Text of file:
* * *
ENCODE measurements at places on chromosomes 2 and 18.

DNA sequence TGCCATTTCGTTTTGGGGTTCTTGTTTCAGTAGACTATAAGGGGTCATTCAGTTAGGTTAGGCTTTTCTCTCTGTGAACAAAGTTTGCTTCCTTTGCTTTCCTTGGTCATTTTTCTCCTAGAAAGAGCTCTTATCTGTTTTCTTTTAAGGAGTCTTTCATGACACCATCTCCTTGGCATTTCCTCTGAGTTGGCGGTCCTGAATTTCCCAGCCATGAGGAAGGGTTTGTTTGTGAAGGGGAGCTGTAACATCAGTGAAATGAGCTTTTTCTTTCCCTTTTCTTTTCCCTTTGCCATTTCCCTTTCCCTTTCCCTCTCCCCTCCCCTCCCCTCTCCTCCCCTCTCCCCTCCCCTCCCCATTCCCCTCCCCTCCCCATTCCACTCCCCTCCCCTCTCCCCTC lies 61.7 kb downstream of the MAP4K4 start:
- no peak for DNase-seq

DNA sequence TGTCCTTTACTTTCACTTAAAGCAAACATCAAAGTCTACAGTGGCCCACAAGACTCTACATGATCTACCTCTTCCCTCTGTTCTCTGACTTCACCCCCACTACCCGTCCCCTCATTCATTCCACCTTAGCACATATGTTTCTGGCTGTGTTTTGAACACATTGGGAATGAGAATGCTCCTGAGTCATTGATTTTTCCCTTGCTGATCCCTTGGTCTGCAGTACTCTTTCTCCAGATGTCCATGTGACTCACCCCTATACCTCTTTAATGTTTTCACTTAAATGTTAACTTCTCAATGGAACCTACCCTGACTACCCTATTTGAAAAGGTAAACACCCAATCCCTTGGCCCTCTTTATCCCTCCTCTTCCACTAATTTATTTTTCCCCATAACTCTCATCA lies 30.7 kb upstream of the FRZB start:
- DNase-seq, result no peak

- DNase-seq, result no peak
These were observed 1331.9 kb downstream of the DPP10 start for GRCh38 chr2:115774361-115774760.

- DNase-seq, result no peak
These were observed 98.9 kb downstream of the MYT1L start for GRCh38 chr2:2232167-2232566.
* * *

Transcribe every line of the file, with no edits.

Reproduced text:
ENCODE measurements at places on chromosomes 2 and 18.

DNA sequence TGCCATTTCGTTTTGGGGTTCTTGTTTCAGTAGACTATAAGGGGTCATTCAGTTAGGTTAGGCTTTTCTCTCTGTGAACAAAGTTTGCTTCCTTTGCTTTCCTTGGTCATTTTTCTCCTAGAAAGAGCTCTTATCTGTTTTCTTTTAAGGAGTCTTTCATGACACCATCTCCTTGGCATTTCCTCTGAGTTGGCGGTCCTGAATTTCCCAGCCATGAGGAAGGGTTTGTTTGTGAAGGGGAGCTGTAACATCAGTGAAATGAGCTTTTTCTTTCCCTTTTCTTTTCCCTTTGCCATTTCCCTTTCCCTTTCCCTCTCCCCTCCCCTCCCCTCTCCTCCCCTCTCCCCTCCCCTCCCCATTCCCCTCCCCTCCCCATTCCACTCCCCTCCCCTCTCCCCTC lies 61.7 kb downstream of the MAP4K4 start:
- no peak for DNase-seq

DNA sequence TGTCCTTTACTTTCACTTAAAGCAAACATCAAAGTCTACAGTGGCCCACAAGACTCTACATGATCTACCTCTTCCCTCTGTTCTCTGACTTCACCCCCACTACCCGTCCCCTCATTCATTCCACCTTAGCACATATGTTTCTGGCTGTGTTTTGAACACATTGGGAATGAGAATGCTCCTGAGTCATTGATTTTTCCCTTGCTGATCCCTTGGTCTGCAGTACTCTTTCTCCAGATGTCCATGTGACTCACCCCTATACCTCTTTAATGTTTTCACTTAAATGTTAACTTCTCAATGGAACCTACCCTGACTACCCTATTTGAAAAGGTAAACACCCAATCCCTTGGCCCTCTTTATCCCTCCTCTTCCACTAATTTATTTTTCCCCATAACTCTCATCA lies 30.7 kb upstream of the FRZB start:
- DNase-seq, result no peak

- DNase-seq, result no peak
These were observed 1331.9 kb downstream of the DPP10 start for GRCh38 chr2:115774361-115774760.

- DNase-seq, result no peak
These were observed 98.9 kb downstream of the MYT1L start for GRCh38 chr2:2232167-2232566.